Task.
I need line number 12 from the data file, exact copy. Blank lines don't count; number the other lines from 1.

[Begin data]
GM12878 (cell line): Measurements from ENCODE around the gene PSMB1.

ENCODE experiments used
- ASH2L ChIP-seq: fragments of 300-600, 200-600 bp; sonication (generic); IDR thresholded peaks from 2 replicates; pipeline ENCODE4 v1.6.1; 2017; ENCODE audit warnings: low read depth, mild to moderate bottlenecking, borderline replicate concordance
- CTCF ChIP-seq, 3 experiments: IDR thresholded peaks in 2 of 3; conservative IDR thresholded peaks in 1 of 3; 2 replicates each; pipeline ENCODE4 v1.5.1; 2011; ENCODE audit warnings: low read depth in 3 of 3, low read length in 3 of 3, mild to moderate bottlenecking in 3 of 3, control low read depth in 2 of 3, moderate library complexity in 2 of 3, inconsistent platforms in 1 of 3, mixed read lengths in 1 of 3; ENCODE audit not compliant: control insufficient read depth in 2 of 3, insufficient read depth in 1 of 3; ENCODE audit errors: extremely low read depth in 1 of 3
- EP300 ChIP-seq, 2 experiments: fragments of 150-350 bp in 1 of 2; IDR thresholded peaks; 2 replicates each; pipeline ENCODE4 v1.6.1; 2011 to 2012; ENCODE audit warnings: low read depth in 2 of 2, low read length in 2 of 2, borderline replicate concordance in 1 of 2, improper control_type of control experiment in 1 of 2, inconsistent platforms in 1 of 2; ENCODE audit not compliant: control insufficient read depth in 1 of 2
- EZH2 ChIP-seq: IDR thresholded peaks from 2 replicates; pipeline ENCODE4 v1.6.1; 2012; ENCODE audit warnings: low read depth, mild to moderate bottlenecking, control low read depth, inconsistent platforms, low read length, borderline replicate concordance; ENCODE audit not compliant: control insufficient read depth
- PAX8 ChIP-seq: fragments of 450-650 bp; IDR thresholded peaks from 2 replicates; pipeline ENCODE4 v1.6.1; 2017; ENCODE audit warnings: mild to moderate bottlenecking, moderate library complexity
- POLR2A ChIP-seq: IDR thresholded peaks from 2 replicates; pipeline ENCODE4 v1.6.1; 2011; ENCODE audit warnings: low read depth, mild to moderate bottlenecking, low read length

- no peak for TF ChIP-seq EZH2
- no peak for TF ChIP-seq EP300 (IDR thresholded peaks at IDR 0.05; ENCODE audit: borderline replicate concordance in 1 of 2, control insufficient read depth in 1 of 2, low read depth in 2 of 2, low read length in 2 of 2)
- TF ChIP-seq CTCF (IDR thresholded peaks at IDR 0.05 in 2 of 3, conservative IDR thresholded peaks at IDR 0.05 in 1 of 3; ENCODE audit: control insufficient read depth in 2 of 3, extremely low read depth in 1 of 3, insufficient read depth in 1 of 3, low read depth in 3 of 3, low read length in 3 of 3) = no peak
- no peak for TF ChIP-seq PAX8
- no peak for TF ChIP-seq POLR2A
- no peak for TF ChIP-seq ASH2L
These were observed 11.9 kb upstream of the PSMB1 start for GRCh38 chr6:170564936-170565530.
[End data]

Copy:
- no peak for TF ChIP-seq PAX8